Young Chinook salmon feed on terrestrial and aquatic insects, amphipods, and other crustaceans. Older Chinook primarily feed on other fish. Fish (such as whiting and mackerel) and birds eat juvenile Chinook salmon. Marine mammals, such as orcas and sea lions, and sharks eat adult salmon. When an adult Chinook salmon reaches maturity, which can be anywhere from three to seven years of age, it makes the long migratory journey back to the site of its birth stream to produce young. After so many years, some salmon can be hundreds of miles away. At their birth stream, male and female salmon pair up to breed.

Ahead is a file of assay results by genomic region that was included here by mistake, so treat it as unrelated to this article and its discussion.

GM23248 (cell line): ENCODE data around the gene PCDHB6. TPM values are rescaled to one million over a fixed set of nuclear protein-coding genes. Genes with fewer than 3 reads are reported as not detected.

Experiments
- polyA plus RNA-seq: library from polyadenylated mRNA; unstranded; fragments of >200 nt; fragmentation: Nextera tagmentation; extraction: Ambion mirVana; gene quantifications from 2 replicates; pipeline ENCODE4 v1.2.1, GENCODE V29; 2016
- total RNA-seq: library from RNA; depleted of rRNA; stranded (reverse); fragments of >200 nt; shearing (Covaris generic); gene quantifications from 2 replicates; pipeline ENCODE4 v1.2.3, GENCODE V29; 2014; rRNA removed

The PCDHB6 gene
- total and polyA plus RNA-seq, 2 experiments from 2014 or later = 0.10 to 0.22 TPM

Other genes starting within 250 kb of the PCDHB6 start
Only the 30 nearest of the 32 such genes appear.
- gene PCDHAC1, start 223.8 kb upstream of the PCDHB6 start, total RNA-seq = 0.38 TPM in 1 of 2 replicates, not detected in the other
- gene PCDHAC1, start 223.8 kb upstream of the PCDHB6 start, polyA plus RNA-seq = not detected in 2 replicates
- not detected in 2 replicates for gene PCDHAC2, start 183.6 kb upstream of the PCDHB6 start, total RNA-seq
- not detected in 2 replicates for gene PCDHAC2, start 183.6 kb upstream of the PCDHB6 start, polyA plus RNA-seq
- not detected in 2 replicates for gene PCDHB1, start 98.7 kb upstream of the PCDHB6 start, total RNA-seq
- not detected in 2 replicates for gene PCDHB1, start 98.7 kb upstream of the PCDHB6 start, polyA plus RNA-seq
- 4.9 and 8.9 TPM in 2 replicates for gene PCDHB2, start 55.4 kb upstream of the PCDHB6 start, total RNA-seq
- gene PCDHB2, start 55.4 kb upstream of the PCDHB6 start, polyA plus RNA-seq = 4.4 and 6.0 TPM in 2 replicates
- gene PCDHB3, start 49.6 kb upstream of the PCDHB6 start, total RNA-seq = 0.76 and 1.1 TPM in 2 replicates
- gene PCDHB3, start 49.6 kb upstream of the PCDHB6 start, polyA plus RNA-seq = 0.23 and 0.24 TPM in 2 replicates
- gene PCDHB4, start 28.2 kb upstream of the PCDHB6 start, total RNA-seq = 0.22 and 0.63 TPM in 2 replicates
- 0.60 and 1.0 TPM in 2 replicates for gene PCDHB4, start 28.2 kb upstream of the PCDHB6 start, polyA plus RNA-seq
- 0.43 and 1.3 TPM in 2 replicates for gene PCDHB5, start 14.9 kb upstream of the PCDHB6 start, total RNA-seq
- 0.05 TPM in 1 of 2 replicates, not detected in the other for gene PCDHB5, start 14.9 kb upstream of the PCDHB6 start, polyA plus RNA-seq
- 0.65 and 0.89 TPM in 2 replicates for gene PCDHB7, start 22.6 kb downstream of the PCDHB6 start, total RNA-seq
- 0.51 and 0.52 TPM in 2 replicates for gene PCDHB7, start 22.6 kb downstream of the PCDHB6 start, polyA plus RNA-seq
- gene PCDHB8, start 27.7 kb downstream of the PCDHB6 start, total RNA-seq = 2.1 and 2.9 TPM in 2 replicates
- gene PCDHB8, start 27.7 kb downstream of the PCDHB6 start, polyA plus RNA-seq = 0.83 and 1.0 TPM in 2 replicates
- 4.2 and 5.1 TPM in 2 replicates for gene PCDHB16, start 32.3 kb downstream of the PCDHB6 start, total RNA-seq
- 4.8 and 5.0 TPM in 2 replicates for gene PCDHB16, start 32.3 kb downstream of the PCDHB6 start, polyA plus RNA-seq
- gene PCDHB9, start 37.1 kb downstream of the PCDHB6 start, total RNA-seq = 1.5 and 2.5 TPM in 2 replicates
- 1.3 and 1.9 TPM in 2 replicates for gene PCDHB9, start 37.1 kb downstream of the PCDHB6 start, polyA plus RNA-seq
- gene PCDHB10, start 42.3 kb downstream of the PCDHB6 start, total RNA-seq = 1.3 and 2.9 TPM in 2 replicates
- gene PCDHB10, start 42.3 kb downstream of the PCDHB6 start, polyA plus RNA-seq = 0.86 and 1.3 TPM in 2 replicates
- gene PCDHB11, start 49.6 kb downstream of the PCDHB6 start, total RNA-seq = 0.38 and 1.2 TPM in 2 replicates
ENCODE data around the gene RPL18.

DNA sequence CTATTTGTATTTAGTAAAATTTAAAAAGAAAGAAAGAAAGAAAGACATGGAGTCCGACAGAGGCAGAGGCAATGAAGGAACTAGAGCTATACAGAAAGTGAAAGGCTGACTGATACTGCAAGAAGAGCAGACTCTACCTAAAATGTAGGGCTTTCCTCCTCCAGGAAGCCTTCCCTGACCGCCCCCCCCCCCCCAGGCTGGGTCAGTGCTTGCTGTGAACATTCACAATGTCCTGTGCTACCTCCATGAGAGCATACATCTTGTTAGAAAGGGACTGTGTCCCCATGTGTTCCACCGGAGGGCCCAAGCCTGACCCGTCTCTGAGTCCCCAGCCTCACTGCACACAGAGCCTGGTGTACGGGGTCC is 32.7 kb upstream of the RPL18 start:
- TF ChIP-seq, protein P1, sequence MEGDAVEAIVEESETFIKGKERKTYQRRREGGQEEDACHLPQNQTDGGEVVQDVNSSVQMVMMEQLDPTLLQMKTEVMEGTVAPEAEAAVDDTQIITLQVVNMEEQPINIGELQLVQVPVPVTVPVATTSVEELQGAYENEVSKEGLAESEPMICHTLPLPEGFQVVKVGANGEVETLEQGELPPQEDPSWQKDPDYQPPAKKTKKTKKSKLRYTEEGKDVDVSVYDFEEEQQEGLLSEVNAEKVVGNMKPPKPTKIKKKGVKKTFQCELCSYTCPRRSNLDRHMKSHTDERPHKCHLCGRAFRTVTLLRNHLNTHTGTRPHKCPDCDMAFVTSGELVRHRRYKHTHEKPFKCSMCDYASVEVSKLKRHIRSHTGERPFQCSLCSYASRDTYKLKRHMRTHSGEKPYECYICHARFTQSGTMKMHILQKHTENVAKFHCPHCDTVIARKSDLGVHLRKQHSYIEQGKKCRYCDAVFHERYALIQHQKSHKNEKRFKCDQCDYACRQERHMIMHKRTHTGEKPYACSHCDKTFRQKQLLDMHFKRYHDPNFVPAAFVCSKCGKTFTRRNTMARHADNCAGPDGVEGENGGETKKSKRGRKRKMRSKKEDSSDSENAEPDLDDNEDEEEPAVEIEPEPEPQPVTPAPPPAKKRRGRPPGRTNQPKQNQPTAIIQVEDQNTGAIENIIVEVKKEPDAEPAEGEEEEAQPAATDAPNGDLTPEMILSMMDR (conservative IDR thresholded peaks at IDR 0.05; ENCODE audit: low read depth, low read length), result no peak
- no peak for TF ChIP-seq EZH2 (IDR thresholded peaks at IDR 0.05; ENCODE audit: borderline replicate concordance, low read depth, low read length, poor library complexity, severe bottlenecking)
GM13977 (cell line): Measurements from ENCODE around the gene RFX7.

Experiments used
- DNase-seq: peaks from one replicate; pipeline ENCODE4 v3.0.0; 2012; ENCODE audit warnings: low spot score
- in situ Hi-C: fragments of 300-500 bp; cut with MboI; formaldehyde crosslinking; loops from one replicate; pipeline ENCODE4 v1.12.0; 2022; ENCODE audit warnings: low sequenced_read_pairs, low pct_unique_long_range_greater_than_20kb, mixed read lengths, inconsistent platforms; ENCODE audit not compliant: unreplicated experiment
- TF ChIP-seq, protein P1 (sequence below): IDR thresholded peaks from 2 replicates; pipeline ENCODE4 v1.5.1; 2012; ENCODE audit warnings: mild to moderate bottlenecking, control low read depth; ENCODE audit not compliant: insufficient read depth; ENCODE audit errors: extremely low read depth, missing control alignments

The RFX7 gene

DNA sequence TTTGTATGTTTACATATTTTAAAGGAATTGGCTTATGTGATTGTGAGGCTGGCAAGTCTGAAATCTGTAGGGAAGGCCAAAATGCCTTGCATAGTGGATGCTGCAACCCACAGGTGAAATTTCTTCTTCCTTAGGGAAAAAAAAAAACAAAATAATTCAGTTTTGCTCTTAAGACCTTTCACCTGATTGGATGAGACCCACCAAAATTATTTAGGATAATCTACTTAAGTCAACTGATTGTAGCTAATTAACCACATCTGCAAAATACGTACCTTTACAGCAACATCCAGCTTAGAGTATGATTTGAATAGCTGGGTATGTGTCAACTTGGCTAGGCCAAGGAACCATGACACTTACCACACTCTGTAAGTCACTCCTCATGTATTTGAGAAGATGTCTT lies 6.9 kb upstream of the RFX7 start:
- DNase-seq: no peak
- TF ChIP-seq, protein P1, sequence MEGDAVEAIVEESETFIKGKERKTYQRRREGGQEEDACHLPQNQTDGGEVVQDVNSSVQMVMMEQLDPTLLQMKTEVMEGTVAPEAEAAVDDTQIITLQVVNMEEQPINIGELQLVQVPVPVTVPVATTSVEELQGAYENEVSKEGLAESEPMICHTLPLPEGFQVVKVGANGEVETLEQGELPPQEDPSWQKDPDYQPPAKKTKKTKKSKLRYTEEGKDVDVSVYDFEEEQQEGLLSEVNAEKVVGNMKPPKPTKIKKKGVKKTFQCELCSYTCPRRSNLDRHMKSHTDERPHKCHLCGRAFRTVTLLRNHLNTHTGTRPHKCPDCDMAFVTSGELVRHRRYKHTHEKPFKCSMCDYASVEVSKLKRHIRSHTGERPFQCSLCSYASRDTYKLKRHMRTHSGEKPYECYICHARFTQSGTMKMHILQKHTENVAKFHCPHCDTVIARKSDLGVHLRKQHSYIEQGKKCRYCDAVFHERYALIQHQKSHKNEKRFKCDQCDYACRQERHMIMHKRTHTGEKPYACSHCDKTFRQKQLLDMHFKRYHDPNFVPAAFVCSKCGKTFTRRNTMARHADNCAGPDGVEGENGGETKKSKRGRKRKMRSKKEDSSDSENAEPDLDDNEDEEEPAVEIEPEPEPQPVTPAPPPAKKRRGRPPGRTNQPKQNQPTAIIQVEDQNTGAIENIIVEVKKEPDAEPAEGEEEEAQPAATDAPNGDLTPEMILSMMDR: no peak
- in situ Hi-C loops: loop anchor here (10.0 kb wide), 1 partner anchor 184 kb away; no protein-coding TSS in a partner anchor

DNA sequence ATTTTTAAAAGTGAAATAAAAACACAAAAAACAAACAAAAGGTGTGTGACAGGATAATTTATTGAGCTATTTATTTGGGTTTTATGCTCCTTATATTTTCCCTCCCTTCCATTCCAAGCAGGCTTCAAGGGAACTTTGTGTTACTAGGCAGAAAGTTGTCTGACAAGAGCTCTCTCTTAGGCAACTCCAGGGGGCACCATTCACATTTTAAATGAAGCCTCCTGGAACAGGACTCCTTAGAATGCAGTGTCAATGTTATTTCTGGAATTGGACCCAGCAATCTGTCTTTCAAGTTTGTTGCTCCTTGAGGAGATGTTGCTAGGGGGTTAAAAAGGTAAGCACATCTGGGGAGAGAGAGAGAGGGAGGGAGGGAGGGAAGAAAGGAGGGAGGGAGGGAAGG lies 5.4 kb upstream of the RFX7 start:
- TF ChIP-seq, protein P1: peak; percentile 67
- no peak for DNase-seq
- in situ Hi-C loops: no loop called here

Chinook salmon are an anadromous species which at diﬀerent phases of their life history, inhabit marine, brackish and freshwater habitats. They are the largest of the Paciﬁc salmon species. Adult Chinook migrate from the sea to their natal freshwater streams to spawn.